In Transit and Disrepair
My mother’s house in the Marigny. The windows are open. They stretch from the floor to eight feet above. There was a time, Momma says, when they would tax you on the number of doors in your house and you can see how we got around that. The glass of gin in her hand is sweating. Outside, something tropical with menace in its heart whips up the palms weighed down by humidity. There are too many linens on the bed. Toile wallpaper. Lemon-scented furniture polish. A man’s hand on my forehead.
Don’t leave, he whispers. Don’t leave.
There is always traffic. We are stopped on the freeway, high enough up on a downward slope that we can see the wide expanse of valley below. Houses along the ridges of hills like scutes on a dinosaur’s spine. Deer nibble on grass at the side of the road. My mother on the passenger side, we chat like giggling girls. Sunlight on her tan legs stretching out from linen shorts into a whole week spread out before us. She wants to understand my California life. I gesture with my hands when I tell her about fog rolling in over the bay, nameless boys, the plum tree in front of my apartment. We hear the glass shatter before our necks snap forward. The deer scatter.
I can’t swim, I yell. I am frantic. Pleading.
He walks down the dock with me slung across his back like something conquered. Inconsequential. Sagging boards creak underneath his feet. The cicadas are stirring, drowning out my cousins and their vicious fun. I slap at his back with open hands and then punch with closed fists. His pace is unhurried.
The last thing I hear before my ears plug up with water:
This is how you learn.
Not a nice hotel.
There is a live feed of my room. A snarky co-worker told me about it. You didn’t know, he asked, his eyebrow arched. He had looked at me like I was a pile of soiled clothes.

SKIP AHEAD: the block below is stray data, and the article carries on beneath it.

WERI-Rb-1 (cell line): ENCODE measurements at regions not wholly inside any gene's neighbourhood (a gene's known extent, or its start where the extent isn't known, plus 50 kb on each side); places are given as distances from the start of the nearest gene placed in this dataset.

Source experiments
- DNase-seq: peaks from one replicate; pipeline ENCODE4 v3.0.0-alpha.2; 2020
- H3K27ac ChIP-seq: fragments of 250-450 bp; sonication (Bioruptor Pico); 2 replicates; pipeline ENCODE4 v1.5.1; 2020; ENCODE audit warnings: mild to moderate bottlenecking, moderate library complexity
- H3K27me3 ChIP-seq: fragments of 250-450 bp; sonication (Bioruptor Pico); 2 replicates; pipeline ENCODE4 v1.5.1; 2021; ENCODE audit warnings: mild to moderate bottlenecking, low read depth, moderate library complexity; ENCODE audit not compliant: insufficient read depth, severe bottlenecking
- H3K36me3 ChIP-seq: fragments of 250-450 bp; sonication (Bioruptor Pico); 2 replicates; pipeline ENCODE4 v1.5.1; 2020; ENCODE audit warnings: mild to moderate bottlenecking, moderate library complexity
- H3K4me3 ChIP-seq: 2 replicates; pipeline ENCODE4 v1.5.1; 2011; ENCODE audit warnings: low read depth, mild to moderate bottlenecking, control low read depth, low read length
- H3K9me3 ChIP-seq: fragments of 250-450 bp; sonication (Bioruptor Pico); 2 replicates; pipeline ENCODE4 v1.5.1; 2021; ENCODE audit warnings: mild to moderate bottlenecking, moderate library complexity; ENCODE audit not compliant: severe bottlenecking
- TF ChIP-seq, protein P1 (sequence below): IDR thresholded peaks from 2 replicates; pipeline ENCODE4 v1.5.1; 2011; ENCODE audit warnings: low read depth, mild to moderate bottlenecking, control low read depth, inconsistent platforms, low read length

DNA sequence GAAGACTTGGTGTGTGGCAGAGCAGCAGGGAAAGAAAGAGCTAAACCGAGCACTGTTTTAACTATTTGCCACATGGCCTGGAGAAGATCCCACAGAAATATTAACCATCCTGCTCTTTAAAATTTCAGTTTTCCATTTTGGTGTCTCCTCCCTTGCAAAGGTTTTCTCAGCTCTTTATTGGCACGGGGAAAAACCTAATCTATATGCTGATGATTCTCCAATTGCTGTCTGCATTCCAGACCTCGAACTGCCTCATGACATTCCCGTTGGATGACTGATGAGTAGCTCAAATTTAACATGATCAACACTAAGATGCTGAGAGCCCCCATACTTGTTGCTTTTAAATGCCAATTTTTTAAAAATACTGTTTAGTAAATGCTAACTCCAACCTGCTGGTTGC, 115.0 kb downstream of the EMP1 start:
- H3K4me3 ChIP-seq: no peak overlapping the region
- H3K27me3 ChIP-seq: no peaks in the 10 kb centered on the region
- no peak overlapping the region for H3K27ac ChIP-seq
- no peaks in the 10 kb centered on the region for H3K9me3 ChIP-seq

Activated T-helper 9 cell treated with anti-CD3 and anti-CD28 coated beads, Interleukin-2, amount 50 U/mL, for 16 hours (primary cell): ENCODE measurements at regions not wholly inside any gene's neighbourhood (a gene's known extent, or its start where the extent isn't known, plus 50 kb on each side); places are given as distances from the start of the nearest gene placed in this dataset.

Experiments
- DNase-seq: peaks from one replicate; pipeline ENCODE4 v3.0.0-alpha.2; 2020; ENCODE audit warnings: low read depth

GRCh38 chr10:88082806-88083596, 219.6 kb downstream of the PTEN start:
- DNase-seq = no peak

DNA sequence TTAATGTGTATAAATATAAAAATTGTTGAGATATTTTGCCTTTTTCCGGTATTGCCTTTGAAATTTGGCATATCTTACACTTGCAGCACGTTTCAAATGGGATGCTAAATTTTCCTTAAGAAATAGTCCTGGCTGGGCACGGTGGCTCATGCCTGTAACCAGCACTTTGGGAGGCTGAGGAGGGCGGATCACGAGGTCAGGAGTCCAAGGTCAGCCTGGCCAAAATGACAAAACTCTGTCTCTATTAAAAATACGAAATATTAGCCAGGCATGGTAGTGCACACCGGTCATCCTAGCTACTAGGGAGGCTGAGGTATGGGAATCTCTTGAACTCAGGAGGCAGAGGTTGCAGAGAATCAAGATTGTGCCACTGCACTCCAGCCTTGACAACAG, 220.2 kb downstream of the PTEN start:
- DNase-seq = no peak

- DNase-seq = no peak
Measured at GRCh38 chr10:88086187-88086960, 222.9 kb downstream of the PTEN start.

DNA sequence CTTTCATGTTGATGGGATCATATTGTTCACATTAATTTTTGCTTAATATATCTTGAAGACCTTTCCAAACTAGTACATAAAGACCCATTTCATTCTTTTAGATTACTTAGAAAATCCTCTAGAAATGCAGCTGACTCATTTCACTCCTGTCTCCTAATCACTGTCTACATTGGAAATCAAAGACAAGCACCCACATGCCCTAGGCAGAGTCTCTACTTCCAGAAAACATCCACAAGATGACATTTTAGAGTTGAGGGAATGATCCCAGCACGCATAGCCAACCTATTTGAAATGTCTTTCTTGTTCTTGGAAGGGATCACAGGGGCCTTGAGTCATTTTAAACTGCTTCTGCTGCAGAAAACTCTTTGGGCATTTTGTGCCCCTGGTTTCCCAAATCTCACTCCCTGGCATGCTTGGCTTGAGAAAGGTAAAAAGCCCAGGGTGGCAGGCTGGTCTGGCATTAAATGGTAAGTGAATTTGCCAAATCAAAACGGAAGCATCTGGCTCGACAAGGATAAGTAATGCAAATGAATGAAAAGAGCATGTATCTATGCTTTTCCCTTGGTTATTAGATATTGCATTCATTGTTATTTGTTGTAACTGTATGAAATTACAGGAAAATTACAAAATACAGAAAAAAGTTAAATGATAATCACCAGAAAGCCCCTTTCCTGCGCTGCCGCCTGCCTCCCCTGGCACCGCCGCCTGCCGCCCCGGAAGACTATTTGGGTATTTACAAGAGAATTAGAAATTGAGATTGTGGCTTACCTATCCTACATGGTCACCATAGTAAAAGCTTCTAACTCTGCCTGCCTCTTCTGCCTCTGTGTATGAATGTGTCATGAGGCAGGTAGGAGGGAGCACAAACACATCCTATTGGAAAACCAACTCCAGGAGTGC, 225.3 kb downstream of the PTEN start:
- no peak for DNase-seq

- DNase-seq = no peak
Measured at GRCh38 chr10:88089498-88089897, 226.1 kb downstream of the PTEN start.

I balance on the sink and search the high corners of the room, trying to find the hidden camera. I take off my shirt. My bra. Not a nice bra.
I dare you to watch me, I snarl.
We drive for hours, dinner at his grandparents’ house. She is serving enchiladas. I hope that’s ok, she says. They are warm and sweet-tempered people, exactly the way you would want grandparents to be. After we eat, he steps outside with his grandfather to check the orange trees. I help her with the dishes.
I am drying a glass when she pulls me aside and asks in an anxious whisper if I am a Christian.
I try not to hold it against her.
A modest kitchen in an aging house. But everything is aging in this city. Art made of decay. Green cabinets, peeling paint. A butcher block countertop. Her ankles are swollen but she’s determined to teach me to cook anyway. A bowl, a basket of brown eggs, a whisk. Seven generations of women have learned to cook in this kitchen.
Le fouet, she says.
What she means: You must learn to whip the world into the shape you want.
She knows how to speak English, but she refuses to degrade herself.
Kristin Bonilla is a fiction writer living in Texas. Her work has appeared or is forthcoming in Hobart, Lost Balloon, Cleaver Magazine, online at Gulf Coast, SmokeLong Quarterly and elsewhere. She is a flash fiction editor at jmww. Follow her @kbonilla and read more at www.kristinbonilla.com.
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